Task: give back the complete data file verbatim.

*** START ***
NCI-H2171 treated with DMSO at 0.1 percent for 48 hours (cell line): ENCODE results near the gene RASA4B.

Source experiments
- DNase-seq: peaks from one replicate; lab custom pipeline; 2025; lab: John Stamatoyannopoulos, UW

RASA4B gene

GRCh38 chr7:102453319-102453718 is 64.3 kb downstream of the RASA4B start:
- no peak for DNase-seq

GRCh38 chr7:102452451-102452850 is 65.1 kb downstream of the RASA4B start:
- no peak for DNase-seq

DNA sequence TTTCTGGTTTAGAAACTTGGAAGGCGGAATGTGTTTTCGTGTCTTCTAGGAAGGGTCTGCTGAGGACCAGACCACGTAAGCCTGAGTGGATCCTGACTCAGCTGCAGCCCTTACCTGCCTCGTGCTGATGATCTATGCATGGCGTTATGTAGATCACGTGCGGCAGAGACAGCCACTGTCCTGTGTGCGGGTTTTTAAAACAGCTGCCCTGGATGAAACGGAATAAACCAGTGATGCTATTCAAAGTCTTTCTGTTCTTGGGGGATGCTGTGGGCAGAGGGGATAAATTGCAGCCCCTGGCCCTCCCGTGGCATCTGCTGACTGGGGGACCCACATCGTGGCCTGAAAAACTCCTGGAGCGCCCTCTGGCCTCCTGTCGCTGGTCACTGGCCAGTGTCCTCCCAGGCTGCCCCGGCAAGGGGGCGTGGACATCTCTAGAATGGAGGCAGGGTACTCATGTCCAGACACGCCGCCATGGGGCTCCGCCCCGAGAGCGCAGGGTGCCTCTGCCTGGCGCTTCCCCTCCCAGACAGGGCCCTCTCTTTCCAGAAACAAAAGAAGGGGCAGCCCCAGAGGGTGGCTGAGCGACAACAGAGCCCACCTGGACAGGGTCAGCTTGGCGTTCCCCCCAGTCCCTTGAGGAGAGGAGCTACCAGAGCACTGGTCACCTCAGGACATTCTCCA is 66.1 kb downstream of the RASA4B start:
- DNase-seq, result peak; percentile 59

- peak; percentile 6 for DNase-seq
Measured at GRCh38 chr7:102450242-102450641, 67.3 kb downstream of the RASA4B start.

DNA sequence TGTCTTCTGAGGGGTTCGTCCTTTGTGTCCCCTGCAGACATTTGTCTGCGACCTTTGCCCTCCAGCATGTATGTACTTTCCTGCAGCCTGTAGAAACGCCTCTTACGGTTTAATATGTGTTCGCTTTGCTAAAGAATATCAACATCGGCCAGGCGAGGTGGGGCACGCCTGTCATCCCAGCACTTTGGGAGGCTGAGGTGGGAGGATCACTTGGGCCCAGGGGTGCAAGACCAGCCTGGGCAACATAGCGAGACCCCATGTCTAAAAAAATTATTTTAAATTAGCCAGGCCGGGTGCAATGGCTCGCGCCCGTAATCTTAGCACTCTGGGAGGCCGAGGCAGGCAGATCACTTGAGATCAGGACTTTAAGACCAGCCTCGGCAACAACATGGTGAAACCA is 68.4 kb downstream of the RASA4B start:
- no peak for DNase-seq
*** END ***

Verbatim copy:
NCI-H2171 treated with DMSO at 0.1 percent for 48 hours (cell line): ENCODE results near the gene RASA4B.

Source experiments
- DNase-seq: peaks from one replicate; lab custom pipeline; 2025; lab: John Stamatoyannopoulos, UW

RASA4B gene

GRCh38 chr7:102453319-102453718 is 64.3 kb downstream of the RASA4B start:
- no peak for DNase-seq

GRCh38 chr7:102452451-102452850 is 65.1 kb downstream of the RASA4B start:
- no peak for DNase-seq

DNA sequence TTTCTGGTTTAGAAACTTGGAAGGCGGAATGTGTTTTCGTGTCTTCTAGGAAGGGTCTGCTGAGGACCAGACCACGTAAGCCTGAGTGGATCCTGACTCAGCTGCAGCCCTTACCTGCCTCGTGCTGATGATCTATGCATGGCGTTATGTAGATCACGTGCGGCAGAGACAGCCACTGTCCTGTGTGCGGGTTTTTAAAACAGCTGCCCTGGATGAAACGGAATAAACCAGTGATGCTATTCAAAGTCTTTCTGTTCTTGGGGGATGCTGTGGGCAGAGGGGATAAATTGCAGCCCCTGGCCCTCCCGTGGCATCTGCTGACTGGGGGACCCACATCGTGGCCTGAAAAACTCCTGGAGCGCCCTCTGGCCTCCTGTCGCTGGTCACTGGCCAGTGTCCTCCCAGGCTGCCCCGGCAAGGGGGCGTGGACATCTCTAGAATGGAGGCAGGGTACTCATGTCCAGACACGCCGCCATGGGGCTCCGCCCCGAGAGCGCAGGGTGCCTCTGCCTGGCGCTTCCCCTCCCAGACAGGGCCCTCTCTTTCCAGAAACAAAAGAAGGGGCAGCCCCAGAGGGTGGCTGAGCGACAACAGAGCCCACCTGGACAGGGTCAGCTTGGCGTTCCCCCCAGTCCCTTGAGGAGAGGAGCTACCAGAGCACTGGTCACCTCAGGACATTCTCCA is 66.1 kb downstream of the RASA4B start:
- DNase-seq, result peak; percentile 59

- peak; percentile 6 for DNase-seq
Measured at GRCh38 chr7:102450242-102450641, 67.3 kb downstream of the RASA4B start.

DNA sequence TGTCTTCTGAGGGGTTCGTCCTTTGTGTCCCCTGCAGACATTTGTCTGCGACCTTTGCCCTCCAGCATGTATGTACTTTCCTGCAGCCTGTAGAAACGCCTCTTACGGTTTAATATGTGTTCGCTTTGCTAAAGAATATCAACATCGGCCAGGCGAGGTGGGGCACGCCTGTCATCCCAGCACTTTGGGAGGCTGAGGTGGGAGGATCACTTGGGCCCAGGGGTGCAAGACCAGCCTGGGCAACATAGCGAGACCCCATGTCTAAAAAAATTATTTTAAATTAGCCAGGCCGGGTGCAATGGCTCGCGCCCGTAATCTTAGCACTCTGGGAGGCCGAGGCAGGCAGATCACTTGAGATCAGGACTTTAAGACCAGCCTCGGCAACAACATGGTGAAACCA is 68.4 kb downstream of the RASA4B start:
- no peak for DNase-seq